In order to adapt our machine to general use, so that it may be employed in the vending of papers of various prices, we make the part 46, against which the coin rests when iirst introduced, shiftable. Thismay be done in various ways. We have shown itas provided with a groove in one face and have shown the grooved face in use and have shown the machine arranged when in this condition for a five-cent piece or nicket By simply detaching this part 46 and turning` it around so that the fiat instead of the grooved side will come in contact with the coin the opening is reduced, so that the machine is suitable for a paper the price of which is one cent. Similarly this piece can be made of such a size as to be turned and use its other sides for coins of other sizes. The particular construction and arrangement is immaterial so4 long as the part is shiftable, as stated. The coins are finally delivered into a receptacle 51. It is desirable, however, in order that the correct operation of the machine may at all times be apparent to hold each coin lastintroduced in suspension after the delivery of the paper to the vendee until the next coin has been introduced and the machine started on a new operation. To reach this result, we put at the bottom of the coin-chute 50, just above the receptacle 51, a transversely-moving slide 52, containing a slot through which the coin will just pass, and place behind this slide a spring 53, by which it is normally held forward to a point which reduces the opening suihciently so that the coin will be held suspended until the slide is pushed back. We provide a cam projection 54 on the rack-bar 38 and extend an arm 55 out from the slide 52 into the path ot' this cam. The result is when the rack-bar 38 is pushed down it operates first to push bach the slide 52 and allow the coin, suspended in the manner stated, to drop into the receptacle 5l. After the cam 54 passes, the slide, actuated by the spring 53, immediately fiies back so as to stop the coin which at that same instant is released. A small window 56 (see Fig. l) is provided, through which the coin in suspension may be seen. The contacting end c of the arm 55 is secured to the main part by a rule-joint hinge, so that as the rack-bar 38 rises it will not operate the slide 52, but only move it when said rack-bar descends.

Having thus fully described-our said invention, what we claim as new, and desire to secure by Letters Patent, is

l. The combination, in a ne\\'spaper-\'emling machine, oi' means whereby the papers are held toward the delivery side of the apparatus, means for moving the papers one by one into the delivery-mouth ot' the apparatus, a reciprocating rack-bar Jfor operating` said means, a slide extending from the outside ol the apparatus through said rack-bar structure through which a coin may be introduced, a combined detent and pawl Jfor holding said coin when first introduced, and a plunger which first operates to push said coin down and tip said pawl and detent on its pivot and at'tclw 'ard engages with said pawl and detent and then forces the rack-bar down, operating the device and de.- livering the paper.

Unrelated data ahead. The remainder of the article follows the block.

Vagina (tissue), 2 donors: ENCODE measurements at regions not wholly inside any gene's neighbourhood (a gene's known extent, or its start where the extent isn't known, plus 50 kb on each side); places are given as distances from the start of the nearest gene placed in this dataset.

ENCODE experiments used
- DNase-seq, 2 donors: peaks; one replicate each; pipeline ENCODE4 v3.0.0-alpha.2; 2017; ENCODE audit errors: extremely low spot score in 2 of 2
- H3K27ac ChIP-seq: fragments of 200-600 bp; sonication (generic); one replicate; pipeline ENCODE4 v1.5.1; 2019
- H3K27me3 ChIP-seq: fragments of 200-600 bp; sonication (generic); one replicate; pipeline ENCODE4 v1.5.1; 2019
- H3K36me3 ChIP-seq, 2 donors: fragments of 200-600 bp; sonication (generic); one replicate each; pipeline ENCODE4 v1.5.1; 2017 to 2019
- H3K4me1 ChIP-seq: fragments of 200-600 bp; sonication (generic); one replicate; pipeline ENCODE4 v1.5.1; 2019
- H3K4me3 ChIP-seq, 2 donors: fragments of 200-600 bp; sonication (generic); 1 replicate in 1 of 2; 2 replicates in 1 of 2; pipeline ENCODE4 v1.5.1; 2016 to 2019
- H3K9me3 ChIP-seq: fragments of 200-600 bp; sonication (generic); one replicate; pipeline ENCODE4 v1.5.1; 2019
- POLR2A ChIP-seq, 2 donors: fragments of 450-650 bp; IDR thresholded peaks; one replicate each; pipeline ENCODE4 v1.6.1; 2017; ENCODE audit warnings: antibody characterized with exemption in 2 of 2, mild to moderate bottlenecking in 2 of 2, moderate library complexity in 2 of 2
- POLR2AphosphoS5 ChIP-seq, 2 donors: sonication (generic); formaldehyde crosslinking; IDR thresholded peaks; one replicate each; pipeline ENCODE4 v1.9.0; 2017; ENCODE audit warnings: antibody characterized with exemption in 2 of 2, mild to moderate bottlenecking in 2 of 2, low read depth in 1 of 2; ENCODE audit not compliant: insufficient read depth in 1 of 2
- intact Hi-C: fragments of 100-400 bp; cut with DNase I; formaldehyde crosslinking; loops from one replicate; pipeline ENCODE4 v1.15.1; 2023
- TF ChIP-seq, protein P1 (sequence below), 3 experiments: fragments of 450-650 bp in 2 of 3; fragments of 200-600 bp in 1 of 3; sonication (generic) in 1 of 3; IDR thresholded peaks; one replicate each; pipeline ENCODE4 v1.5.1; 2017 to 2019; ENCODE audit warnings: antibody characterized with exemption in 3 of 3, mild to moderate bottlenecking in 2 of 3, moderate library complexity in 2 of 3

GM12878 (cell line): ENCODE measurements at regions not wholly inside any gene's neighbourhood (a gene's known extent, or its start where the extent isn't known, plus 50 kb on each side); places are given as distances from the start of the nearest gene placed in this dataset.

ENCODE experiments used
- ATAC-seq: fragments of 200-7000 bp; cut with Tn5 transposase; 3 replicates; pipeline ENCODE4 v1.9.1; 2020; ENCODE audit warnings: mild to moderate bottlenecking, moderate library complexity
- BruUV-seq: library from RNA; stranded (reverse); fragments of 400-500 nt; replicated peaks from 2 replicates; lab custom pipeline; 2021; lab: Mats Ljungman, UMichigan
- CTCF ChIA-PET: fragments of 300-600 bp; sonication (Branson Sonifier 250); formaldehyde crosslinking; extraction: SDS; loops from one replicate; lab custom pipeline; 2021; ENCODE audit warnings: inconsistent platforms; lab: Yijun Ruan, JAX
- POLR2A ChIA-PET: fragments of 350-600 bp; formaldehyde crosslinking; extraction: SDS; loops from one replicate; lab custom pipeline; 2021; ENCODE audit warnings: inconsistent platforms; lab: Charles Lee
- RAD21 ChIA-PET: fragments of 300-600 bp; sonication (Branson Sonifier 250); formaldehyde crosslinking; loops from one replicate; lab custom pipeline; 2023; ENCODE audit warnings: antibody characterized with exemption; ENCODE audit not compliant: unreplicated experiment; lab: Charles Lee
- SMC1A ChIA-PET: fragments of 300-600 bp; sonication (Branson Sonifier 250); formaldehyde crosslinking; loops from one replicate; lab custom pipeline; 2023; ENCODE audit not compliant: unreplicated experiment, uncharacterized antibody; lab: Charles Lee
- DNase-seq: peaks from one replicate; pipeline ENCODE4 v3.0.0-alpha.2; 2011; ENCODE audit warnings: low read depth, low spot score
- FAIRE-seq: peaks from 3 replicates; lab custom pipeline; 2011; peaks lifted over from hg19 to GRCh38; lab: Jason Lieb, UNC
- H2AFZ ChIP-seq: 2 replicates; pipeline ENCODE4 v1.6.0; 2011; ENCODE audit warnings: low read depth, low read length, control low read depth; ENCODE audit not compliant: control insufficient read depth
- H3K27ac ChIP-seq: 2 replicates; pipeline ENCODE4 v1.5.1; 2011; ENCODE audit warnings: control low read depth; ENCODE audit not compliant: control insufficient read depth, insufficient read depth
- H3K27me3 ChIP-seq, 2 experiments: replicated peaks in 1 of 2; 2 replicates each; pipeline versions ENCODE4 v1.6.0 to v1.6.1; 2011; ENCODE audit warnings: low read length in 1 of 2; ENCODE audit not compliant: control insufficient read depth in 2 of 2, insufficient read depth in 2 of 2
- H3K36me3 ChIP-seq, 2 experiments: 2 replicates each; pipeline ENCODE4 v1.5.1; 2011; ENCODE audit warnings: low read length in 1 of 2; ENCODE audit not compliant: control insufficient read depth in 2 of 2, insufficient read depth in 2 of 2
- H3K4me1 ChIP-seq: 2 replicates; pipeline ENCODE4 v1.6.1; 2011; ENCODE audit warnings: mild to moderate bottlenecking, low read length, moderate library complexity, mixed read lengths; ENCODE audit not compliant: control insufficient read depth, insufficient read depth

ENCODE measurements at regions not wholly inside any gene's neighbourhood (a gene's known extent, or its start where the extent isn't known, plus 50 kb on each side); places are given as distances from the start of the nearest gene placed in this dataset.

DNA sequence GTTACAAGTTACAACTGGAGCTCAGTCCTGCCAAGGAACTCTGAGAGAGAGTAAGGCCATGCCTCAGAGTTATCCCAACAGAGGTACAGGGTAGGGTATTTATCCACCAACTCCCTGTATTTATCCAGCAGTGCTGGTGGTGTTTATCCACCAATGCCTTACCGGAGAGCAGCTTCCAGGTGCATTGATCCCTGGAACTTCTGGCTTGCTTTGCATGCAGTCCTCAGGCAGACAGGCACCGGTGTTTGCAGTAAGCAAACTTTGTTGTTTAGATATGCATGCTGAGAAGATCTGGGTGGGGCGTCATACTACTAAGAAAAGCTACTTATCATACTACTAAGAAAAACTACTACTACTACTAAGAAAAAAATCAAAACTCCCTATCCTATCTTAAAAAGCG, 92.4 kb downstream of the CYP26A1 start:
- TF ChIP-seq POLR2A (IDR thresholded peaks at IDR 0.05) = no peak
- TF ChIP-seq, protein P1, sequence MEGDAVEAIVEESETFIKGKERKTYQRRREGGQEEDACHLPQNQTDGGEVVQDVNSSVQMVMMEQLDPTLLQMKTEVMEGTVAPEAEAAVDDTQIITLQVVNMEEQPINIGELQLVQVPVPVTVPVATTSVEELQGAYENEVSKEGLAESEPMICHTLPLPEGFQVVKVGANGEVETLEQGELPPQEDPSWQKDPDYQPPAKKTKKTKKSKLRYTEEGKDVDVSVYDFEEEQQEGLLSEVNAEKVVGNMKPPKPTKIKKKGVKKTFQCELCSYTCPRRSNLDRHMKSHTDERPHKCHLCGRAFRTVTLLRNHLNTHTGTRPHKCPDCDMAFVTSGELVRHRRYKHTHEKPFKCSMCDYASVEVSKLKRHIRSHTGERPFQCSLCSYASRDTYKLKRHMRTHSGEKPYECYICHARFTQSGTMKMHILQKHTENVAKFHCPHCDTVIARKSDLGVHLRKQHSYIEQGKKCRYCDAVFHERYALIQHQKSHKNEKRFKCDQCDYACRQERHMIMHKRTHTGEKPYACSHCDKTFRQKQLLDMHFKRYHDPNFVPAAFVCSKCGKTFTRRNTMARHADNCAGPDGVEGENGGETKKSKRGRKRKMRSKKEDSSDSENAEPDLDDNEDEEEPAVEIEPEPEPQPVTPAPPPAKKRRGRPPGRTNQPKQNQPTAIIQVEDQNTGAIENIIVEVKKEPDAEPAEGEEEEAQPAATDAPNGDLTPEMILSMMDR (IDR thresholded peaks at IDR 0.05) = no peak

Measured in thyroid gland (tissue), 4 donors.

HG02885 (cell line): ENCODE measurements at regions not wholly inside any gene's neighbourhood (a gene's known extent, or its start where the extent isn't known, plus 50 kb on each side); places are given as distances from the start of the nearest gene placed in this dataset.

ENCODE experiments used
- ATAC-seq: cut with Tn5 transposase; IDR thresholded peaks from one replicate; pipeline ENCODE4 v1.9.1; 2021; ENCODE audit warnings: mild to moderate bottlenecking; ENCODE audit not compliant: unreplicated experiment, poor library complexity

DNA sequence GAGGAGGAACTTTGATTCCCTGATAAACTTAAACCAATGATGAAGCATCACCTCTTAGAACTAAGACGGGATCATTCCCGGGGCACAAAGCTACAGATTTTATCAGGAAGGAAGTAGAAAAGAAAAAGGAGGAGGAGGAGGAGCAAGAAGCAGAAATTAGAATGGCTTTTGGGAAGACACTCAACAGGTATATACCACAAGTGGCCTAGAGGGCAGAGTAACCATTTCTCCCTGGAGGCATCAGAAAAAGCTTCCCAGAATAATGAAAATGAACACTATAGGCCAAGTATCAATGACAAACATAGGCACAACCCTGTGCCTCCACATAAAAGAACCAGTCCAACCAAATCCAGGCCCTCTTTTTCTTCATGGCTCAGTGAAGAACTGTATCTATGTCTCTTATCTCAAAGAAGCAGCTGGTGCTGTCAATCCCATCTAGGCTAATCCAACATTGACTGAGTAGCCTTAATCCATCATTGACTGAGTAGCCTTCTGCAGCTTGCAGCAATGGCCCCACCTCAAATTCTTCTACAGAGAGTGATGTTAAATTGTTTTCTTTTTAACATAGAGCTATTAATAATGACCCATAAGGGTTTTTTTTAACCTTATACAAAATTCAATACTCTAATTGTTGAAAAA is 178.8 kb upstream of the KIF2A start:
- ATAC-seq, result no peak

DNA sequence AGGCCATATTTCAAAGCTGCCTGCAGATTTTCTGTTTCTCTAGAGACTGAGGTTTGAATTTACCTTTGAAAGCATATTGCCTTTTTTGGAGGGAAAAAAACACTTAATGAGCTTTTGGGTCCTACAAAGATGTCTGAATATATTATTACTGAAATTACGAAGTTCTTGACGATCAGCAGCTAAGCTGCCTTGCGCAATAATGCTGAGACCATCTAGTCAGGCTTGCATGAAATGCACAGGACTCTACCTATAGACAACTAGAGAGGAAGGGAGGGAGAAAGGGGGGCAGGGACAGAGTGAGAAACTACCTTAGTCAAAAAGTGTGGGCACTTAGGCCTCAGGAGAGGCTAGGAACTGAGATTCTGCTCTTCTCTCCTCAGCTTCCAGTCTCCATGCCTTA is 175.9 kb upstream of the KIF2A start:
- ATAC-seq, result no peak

2. The combination, in a newspaper-vending machine, ot' means for holding the papers, means for moving the papers out, and mechanism for actuating said moving means, comprising a reciprocating rack-bar, a combined pawl-and-detent structure pivotcd thereto the ldetent end whereof projects into the path of the coin by means of which the machine is operated, and a plunger which first engages with the coin and through it swings said pawl-anddetent structure on its pivot and throws its pawl end into thc path ot' the descending plunger whereby the reciprocating rack-bar and the plunger are thereafter caused to travel in unison.

3. The combination, in the operating mechanism of a newspaper-vending machine, of a reciprocating bar arranged adjacent to the aperture through which the coin is to be introduced and having a portion of said aperture formed therein, a combined pawl-and-detent structure mounted in said reciprocating rackbar and having its upper end slitted to also form a part of said aperture, a spring by means of which said pawl-and-detent structure is no1'- mally held into the path of the coin after the same is introduced into the machine through said aperture, and a plunger which operates first upon the coin to swing said pawl-and-detent structure into its own path and then through said structure is enabled to cause said rack-bar to move in unison therewith.

4. A coin-controlled operating means comprising a reciprocating bar, a slide extending from the outside of the apparatus through said bar structure through which a coin maybe introduced, a combined detent and pawl tor holding said coin when first introduced, and a plunger which first operates to push said coin and tip said pawl and detent on its pivot, and afterward engages with said pawl and detent and moves the bar, for the purpose set forth.

5. A coin-controlled operating means comprising a reciprocating bar, a combined pawland-detent structure pivoted thereto, the detent end whereofl projects into the path of the coin, and a plunger which first engages with IOS the coin andfthrough it swings said pawl-ands .an aperture through which the coin is to be introduced and having a portion of said aperture formed thereinga. combined pawl-*and-v detent structure mounted 'in said -reciprocating bar, and having its' upper end slit to alsoform a part-of said aperture, a spring by means of which said pawl-and-detent structure isnormally held into the path of the coin after the same'is introduced into the machine.v4

through said aperture, and a plungerwhich operatesflrst upon the coin to swing said pawland-detent structure into its own path, and

thenthrough said structure is enabled to cause said bar to move in unison therewith.

In witness whereofwe have hereunto set our hands and seals, at Indianapolis, Indiana, this 21st day of September, A. D. 1903. HENRY e. CHURGHMAN. `[n s.] FRANK R. LAY. [1.. SJ

Witnesses: y

ARTHUR M. Hoon, JAMES A. WALSH.

Referenced by
Citing PatentFiling datePublication dateApplicantTitle
US2639959 *Mar 15, 1949May 26, 1953Beaverite Products IncDispenser for disks, pads, gaskets, and sheetlike members
US8052011 *Nov 24, 2004Nov 8, 2011Doron TamApparatus and method for dispensing bags
Classifications
Cooperative ClassificationG07F17/14